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Chronicle of a nine-month offensive to seize Libya's capital

A fighter loyal to the internationally-recognised Government of National Accord (GNA) stands on a rooftop during clashes with forces loyal to strongman Khalifa Haftar, in Espiaa, about 40 kilometres south of the Libyan capital Tripoli on April 29, 2019.
A fighter loyal to the internationally-recognised Government of National Accord (GNA) stands on a rooftop during clashes with forces loyal to strongman Khalifa Haftar, in Espiaa, about 40 kilometres south of the Libyan capital Tripoli on April 29, 2019. © Fadel Senna, AFP

Both sides in Libya’s conflict – forces loyal to military strongman Khalifa Haftar and the UN-recognised government based in Tripoli – have agreed to a ceasefire starting on Sunday.

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It comes after months of turmoil in which the eastern-based Haftar and his forces began an offensive to seize the Libyan capital from the Government of National Accord (GNA).

Here is a timeline:

Advance on Tripoli

On April 4, Haftar orders his troops to “advance” on Tripoli, seat since 2016 of the GNA, which he claims is backed by “terrorist” groups.

Haftar supports a parallel administration based in the eastern city of Tobruk, and his forces already control the country’s main southern oil fields.

His Libyan Arab Armed Forces (LAAF, previously Libyan National Army) briefly seize Tripoli’s war-destroyed international airport but are pushed back on April 5.

Government strikes back

Government forces announce a counter-offensive called “Volcano of Anger” on April 7.

Haftar’s aircraft carry out a strike against Tripoli’s only functioning airport, Mitiga, on April 8.

On April 19, the White House says President Donald Trump recognised Haftar’s “significant role in fighting terrorism and securing Libya’s oil resources”.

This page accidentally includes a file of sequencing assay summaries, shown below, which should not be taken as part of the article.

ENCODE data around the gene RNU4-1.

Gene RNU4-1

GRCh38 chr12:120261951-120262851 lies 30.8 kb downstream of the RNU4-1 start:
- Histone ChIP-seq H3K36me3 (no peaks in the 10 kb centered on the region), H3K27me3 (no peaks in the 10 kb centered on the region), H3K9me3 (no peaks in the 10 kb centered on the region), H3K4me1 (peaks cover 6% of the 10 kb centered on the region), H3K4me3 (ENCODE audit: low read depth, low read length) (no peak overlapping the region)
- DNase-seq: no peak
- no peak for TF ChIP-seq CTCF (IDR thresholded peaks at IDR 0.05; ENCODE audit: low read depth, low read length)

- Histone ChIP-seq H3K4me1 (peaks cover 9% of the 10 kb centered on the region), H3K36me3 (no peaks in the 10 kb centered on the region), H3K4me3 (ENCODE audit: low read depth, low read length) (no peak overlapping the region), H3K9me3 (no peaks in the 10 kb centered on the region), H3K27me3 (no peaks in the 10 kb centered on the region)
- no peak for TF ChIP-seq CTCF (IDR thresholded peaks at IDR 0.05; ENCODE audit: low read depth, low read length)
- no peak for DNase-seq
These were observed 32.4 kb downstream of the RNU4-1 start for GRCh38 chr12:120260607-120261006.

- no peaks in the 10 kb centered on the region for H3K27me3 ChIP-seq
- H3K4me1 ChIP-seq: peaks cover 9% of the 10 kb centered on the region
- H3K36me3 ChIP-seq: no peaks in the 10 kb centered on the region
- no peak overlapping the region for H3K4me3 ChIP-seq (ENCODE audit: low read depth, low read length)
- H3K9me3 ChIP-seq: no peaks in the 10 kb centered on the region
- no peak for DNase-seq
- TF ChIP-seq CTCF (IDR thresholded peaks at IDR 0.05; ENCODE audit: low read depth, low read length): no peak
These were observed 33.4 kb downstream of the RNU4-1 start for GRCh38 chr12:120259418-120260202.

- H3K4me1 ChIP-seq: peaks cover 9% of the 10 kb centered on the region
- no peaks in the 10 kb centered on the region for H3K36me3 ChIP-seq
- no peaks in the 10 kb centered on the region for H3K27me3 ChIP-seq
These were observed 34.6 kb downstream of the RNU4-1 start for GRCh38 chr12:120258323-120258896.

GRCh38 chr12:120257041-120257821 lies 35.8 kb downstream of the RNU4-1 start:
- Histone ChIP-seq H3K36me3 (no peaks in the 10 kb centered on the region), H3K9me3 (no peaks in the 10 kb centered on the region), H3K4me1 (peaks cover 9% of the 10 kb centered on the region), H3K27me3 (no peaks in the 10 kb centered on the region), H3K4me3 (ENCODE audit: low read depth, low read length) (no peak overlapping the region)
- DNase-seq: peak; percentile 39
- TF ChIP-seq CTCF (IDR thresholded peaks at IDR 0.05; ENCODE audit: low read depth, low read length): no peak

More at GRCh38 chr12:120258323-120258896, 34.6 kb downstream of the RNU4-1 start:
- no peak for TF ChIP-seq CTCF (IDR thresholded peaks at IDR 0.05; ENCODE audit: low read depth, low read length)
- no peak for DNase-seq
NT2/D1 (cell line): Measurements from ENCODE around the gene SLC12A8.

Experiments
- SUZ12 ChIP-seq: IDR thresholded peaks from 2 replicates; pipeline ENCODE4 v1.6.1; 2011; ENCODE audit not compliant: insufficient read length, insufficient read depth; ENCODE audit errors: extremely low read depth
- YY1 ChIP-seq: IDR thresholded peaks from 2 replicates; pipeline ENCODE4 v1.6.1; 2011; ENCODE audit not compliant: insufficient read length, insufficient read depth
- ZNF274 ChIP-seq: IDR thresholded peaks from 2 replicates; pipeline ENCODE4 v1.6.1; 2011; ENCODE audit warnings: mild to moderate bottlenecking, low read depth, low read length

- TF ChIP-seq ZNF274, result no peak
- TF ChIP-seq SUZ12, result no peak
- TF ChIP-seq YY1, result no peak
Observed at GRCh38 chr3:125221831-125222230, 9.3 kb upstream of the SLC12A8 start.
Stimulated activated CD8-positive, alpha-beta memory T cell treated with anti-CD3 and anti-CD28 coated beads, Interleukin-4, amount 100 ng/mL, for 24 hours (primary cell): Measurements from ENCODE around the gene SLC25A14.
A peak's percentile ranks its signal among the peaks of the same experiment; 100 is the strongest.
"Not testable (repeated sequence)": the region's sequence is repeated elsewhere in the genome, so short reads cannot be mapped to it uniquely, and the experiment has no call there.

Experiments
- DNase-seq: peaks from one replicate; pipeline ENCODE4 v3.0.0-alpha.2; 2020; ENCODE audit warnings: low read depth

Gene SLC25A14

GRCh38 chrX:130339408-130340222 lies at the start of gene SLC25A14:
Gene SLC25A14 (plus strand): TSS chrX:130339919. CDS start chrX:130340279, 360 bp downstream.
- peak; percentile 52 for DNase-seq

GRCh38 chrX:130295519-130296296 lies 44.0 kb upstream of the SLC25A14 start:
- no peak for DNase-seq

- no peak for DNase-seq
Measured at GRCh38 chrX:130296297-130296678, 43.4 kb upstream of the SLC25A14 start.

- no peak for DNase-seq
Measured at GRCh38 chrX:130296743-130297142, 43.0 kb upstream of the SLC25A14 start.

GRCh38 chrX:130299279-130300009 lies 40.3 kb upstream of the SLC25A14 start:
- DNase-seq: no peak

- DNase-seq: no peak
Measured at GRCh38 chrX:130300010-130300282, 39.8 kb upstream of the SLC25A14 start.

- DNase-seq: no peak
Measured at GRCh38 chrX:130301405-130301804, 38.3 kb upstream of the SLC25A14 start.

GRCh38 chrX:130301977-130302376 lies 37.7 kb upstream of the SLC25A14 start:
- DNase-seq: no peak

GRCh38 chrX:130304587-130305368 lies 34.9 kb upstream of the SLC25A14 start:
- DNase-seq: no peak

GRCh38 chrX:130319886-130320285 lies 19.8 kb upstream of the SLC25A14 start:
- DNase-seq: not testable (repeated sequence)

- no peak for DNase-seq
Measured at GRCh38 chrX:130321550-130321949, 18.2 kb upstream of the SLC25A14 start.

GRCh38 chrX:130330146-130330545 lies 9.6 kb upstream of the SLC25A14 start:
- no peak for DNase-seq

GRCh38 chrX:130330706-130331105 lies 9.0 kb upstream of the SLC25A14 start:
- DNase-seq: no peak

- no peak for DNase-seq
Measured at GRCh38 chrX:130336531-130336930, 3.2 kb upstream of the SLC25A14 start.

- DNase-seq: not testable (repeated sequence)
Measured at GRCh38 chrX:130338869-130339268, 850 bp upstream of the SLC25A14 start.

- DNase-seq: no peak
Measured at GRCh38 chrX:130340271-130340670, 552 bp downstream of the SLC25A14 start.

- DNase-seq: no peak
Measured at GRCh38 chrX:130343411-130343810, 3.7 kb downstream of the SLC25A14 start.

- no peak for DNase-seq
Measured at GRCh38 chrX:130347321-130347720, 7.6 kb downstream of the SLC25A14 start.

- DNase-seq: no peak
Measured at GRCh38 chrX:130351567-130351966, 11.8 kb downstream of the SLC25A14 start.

On June 26, GNA forces deliver a major blow to Haftar by retaking the town of Gharyan, the LAAF’s main supply base southwest of the capital.

Migrant centre hit

On July 2, an air strike hits a migrant detention centre in a Tripoli suburb. Fifty-three people are killed and 130 wounded. The GNA blames Haftar’s forces, which deny responsibility.

International involvement

On November 5, The New York Times reports that Russia has sent about 200 mercenaries to Libya to support Haftar. Moscow denies that it has dispatched the fighters.

Ten days later the US urges Haftar to end his offensive.

On December 10, a UN report accuses several countries of breaching a 2011 arms embargo by supplying the belligerent parties in the conflict.

It points to Turkey, which supports the GNA, as well as rivals Egypt, Jordan, Saudi Arabia and the United Arab Emirates that are among countries backing Haftar.

Turkish intervention

On December 12, Haftar announces a new “decisive battle” and an “advance on the heart of Tripoli”.

The GNA cabinet on December 19 approves the implementation of the military deal reached with Turkey.

Turkey’s parliament on January 2 passes a bill approving a military deployment to shore up the GNA.

On January 5, President Recip Tayyip Erdogan says Turkish soldiers have begun deploying to Libya.

The next day Haftar’s forces say they have taken control of Sirte from pro-GNA forces.

Ceasefire

On January 8, Turkey and Russia call for a ceasefire to begin on January 12 at midnight (2200 GMT on January 11).

After initially pledging to continue the offensive, Haftar’s forces agree on January 11 to the ceasefire but warn of a “severe” response to any violation by the “opposing camp”.

Hours after Haftar, the GNA, which is led by Fayez al-Sarraj, also agrees to the ceasefire, but underlines its “legitimate right” to “respond to any attack or aggression that may come from the other camp”.

More than 280 civilians have been killed since the start of the Tripoli offensive, according to the UN. The fighting has displaced 146,000 people and claimed the lives of more than 2,000 fighters.

(AFP)

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